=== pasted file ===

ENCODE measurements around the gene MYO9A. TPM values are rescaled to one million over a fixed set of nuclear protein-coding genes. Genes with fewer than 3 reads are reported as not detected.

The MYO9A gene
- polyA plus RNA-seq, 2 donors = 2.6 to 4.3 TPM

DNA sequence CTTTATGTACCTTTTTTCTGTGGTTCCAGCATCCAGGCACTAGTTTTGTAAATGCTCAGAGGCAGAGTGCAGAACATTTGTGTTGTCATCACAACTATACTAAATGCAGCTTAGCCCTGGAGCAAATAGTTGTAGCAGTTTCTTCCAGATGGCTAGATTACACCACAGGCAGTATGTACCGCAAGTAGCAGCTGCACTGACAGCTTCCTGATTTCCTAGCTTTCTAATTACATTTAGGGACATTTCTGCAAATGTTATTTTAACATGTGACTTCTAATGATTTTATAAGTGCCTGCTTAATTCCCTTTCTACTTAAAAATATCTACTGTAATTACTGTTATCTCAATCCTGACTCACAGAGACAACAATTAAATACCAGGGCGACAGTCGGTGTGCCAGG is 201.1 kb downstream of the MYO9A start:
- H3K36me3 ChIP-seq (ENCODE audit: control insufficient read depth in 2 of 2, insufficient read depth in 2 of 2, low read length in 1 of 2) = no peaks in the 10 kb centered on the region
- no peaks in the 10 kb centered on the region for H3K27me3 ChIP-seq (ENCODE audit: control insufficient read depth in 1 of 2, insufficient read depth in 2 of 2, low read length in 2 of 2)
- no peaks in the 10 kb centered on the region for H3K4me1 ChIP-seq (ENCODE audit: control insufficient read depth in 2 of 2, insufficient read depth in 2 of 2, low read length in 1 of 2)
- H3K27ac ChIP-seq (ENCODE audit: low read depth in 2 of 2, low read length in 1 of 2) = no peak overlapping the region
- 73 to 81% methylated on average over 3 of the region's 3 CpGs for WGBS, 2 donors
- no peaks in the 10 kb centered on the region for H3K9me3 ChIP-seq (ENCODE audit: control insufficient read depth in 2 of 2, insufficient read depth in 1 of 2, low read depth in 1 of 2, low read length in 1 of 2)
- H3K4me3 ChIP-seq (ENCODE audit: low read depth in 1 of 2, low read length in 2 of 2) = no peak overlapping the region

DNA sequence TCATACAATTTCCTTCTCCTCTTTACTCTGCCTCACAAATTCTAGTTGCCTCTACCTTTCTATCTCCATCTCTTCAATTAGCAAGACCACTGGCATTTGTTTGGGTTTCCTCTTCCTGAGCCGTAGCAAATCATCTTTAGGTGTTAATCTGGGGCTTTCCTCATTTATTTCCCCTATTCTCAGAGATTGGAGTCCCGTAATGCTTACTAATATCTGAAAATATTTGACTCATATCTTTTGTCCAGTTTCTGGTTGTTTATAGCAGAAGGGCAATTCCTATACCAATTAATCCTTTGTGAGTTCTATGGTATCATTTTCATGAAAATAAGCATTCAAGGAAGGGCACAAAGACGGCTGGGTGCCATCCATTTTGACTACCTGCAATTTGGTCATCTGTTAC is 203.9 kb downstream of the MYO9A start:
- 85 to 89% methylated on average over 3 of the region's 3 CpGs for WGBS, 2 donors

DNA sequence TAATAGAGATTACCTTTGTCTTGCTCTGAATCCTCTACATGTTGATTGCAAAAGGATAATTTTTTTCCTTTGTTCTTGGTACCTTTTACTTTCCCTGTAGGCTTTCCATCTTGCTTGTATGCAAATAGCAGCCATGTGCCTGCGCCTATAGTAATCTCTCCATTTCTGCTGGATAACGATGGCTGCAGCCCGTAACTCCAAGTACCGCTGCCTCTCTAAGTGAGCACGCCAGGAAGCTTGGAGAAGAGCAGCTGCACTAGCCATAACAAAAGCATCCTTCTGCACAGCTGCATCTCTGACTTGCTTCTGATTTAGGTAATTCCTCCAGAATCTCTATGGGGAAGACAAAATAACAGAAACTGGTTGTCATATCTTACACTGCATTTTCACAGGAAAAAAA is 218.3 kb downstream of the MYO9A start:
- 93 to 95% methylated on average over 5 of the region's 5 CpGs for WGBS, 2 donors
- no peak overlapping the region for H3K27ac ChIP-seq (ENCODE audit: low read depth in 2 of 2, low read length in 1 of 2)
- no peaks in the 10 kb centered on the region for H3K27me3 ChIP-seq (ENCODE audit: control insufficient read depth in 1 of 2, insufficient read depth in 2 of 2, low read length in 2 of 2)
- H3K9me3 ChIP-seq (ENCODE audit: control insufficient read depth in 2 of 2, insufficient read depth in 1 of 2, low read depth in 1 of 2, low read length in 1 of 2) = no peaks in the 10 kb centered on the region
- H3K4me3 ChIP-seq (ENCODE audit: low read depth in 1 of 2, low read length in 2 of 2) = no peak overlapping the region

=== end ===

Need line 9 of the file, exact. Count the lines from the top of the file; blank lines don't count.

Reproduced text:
- 73 to 81% methylated on average over 3 of the region's 3 CpGs for WGBS, 2 donors